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## Main Question or Discussion Point

If Y~N(mu,sigma) and y=logX, with X~LN(mu,sigma),

with a*=exp{ybar+1/2*theta*sample variance of y}, where ybar=sample mean of y and a=E[X]=exp{mu+1/2*sigma^2}, theta is constant.

If theta=1, a* is consistent but biased and we can reduce the bias by choosing a different value of theta. Use a large n-approximation in the expression E[a*] to find a value that reduces the bias, as compared to when theta=1.

During my attempt to do this, I ended up with E[a*]=E[geometric mean of x * geometric variance of x]. Knowing that y=logx and thus ybar=log(x1*x2*...*xn)/n, I ended with such an expression. I have a feeling that this is most likely incorrect and am thus completely lost. I was thinking along the lines of possibly using CLT or Weak Law of Large Numbers, with the n-approximation detail in the question, but still don't know where to go from there.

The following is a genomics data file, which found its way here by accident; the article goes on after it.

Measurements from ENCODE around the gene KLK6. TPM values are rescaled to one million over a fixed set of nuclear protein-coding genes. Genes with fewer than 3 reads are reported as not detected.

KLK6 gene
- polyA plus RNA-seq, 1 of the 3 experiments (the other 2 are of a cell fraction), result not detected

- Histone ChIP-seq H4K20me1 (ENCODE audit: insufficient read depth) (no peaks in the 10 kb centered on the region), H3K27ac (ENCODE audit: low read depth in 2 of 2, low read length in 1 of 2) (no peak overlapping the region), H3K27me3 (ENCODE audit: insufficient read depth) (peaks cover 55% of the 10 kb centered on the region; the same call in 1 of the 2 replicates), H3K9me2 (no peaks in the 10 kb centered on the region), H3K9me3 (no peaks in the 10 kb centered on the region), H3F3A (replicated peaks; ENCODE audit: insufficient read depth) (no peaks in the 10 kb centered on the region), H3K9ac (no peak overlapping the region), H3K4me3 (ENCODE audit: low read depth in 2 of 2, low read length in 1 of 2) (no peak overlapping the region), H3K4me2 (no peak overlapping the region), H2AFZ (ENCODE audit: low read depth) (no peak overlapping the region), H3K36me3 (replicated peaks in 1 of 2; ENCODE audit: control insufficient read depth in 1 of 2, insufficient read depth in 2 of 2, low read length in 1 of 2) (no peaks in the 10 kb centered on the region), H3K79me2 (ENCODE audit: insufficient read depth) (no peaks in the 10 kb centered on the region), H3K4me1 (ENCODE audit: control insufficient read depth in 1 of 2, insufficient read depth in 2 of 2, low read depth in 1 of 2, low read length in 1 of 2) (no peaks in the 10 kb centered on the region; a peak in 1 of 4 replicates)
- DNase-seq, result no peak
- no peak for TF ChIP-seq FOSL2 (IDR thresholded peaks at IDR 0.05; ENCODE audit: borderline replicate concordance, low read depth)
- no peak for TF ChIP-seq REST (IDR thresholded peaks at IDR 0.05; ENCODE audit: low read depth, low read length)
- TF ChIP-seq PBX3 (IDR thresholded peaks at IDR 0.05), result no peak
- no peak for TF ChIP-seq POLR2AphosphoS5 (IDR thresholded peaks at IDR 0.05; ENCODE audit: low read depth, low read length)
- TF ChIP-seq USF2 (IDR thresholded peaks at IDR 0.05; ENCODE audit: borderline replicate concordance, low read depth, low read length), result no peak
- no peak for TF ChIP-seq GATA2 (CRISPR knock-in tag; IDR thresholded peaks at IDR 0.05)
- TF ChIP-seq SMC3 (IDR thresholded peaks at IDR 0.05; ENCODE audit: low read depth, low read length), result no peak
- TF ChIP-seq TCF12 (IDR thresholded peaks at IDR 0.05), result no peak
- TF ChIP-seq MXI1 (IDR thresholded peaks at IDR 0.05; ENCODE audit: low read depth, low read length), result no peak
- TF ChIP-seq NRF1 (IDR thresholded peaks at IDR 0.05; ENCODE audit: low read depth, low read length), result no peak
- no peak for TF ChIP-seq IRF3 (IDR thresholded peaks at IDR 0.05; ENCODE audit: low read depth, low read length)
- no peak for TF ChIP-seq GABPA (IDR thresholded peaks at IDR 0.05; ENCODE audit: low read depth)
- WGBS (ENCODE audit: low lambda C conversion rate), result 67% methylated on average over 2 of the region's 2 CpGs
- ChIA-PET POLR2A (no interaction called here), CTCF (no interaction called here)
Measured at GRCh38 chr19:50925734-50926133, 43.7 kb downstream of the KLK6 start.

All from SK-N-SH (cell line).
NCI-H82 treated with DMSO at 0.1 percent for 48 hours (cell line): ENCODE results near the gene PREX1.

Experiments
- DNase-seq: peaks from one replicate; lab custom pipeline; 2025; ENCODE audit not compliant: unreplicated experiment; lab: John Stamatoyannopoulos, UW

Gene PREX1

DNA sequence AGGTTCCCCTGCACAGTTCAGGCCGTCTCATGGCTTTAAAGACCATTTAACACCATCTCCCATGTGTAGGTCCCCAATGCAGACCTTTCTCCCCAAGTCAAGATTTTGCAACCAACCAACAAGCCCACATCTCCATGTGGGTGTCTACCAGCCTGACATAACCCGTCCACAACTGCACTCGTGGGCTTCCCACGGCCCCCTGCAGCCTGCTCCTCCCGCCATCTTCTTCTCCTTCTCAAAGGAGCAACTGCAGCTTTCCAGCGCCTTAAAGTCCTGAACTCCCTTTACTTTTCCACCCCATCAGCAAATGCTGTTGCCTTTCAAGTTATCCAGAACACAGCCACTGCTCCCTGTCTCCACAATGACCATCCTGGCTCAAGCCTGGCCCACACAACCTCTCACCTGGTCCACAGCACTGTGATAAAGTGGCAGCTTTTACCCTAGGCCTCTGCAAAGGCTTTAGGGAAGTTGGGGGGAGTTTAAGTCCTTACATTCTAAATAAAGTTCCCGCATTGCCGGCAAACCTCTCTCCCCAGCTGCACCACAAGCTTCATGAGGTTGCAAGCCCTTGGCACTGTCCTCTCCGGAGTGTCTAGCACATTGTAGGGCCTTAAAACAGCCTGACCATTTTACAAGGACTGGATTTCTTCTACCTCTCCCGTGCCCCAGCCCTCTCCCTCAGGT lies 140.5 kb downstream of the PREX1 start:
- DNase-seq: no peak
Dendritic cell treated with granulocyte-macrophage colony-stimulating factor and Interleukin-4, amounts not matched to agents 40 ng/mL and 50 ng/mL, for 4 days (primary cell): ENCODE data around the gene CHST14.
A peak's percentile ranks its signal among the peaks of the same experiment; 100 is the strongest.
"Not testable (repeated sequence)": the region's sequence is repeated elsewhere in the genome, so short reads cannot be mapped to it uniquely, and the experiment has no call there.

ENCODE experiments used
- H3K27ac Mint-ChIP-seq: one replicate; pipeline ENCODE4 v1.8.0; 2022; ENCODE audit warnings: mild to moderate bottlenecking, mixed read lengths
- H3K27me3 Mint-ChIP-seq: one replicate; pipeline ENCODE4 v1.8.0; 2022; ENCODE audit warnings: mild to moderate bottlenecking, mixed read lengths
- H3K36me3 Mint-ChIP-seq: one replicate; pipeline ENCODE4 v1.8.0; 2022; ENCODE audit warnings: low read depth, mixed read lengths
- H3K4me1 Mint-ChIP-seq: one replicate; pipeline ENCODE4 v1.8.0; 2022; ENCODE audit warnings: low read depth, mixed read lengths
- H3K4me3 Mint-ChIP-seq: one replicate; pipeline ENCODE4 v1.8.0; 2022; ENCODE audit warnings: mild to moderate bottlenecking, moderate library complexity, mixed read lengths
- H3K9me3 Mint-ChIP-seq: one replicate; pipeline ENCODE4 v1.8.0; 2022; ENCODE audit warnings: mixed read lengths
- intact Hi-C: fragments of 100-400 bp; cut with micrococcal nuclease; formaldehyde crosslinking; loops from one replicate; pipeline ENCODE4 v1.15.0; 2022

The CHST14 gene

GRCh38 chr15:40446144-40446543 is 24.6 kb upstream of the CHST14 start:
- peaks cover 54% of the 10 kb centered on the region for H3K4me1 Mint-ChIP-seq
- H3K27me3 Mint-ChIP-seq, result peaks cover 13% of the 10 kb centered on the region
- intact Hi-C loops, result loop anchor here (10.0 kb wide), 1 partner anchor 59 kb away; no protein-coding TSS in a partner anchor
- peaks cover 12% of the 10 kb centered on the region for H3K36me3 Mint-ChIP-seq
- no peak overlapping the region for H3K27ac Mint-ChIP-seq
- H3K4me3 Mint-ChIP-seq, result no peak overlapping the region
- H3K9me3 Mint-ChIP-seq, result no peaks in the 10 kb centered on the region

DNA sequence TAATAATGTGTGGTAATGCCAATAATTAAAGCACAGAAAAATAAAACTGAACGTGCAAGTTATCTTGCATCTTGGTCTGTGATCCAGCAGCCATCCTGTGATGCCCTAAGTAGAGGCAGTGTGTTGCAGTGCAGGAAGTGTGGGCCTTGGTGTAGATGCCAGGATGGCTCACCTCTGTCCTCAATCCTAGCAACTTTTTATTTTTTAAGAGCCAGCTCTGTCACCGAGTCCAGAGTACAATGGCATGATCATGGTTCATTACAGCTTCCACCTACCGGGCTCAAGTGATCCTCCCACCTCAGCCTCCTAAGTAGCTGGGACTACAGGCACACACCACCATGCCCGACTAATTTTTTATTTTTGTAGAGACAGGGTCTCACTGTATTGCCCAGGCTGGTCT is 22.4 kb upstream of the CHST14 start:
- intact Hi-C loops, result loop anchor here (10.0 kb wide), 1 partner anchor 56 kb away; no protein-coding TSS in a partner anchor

with a*=exp{ybar+1/2*theta*sample variance of y}, where ybar=sample mean of y and a=E[X]=exp{mu+1/2*sigma^2}, theta is constant.

If theta=1, a* is consistent but biased and we can reduce the bias by choosing a different value of theta. Use a large n-approximation in the expression E[a*] to find a value that reduces the bias, as compared to when theta=1.

During my attempt to do this, I ended up with E[a*]=E[geometric mean of x * geometric variance of x]. Knowing that y=logx and thus ybar=log(x1*x2*...*xn)/n, I ended with such an expression. I have a feeling that this is most likely incorrect and am thus completely lost. I was thinking along the lines of possibly using CLT or Weak Law of Large Numbers, with the n-approximation detail in the question, but still don't know where to go from there.